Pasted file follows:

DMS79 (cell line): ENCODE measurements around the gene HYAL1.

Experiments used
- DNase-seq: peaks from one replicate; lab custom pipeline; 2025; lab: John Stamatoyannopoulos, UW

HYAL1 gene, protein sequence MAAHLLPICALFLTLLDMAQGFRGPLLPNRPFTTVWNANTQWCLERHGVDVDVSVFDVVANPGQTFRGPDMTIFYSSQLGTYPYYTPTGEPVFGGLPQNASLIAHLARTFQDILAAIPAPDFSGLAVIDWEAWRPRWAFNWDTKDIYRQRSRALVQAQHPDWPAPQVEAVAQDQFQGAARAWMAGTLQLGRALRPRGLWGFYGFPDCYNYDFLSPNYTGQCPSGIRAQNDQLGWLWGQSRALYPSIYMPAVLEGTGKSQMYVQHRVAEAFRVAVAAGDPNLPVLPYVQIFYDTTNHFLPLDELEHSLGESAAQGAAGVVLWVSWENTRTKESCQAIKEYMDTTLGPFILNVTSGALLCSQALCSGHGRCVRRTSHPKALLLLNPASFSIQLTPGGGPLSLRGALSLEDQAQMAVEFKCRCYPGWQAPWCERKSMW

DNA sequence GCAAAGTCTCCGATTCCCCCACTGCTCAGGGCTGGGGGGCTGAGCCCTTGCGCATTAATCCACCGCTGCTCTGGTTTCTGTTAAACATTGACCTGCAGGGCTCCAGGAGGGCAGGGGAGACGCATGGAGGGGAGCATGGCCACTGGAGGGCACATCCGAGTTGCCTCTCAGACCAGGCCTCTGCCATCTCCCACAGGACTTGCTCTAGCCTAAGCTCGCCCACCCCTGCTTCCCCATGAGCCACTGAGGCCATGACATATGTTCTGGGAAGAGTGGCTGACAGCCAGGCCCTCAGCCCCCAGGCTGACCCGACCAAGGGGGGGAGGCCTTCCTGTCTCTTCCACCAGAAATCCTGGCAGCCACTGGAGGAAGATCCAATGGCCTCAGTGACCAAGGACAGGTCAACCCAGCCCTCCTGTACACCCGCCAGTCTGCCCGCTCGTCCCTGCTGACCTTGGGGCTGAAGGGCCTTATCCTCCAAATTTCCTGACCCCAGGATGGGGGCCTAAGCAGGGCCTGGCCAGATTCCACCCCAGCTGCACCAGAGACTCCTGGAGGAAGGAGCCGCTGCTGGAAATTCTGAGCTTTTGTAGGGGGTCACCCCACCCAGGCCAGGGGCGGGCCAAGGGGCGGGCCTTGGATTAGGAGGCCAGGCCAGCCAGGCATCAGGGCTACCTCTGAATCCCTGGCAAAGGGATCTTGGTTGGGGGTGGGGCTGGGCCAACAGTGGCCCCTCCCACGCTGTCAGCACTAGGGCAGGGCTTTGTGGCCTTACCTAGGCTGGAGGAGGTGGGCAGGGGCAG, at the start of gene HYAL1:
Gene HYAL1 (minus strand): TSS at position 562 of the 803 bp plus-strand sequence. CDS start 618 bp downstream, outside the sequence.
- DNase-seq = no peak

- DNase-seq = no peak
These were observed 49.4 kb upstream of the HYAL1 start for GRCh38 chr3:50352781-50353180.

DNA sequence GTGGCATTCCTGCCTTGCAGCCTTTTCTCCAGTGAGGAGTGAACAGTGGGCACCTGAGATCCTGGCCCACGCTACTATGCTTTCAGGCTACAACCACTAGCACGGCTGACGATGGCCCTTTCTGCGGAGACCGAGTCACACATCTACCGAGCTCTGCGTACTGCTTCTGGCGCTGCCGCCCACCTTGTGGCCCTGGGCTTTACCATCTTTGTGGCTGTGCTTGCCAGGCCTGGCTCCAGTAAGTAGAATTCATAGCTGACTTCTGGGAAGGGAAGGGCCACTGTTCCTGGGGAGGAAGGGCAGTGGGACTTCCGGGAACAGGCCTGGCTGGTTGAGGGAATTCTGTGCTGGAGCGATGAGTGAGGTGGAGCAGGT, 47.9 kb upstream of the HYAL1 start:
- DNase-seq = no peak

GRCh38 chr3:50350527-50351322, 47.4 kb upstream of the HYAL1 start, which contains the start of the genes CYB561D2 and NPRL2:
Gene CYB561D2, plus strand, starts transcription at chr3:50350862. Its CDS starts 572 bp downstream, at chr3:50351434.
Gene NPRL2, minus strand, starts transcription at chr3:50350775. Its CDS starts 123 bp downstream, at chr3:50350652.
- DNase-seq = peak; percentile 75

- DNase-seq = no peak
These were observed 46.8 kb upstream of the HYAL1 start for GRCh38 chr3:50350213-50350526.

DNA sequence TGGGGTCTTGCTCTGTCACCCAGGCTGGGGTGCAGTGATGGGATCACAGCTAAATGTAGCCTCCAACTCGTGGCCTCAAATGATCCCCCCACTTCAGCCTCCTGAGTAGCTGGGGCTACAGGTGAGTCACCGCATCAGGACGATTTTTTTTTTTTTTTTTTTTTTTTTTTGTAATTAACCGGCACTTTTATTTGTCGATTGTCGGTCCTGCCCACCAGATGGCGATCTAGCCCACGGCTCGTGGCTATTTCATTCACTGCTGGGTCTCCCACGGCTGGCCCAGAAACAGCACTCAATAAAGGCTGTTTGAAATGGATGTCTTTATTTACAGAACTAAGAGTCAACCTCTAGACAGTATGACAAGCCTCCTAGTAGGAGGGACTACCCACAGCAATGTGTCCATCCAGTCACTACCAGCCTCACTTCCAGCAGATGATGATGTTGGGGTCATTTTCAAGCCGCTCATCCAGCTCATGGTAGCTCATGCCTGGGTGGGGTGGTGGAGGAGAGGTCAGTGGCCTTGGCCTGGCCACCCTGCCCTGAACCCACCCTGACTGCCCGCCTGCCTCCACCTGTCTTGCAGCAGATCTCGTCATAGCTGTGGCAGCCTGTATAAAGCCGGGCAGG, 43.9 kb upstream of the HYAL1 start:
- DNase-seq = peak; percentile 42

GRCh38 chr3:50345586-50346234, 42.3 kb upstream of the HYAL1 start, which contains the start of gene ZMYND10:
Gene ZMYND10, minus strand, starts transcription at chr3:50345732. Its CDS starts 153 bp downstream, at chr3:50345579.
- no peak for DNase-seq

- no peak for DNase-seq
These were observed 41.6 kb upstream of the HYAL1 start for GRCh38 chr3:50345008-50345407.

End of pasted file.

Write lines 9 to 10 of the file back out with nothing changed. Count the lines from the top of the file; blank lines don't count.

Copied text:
These were observed 49.4 kb upstream of the HYAL1 start for GRCh38 chr3:50352781-50353180.

DNA sequence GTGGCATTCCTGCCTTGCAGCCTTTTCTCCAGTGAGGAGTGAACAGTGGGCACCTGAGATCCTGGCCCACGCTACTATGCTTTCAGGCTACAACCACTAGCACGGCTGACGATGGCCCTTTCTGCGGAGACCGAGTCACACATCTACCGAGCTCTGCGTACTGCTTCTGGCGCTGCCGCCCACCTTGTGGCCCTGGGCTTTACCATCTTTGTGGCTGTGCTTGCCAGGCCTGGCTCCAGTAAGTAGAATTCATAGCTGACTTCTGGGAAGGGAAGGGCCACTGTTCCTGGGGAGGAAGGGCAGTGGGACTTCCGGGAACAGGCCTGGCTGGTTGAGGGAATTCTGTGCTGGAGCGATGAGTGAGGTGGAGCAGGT, 47.9 kb upstream of the HYAL1 start: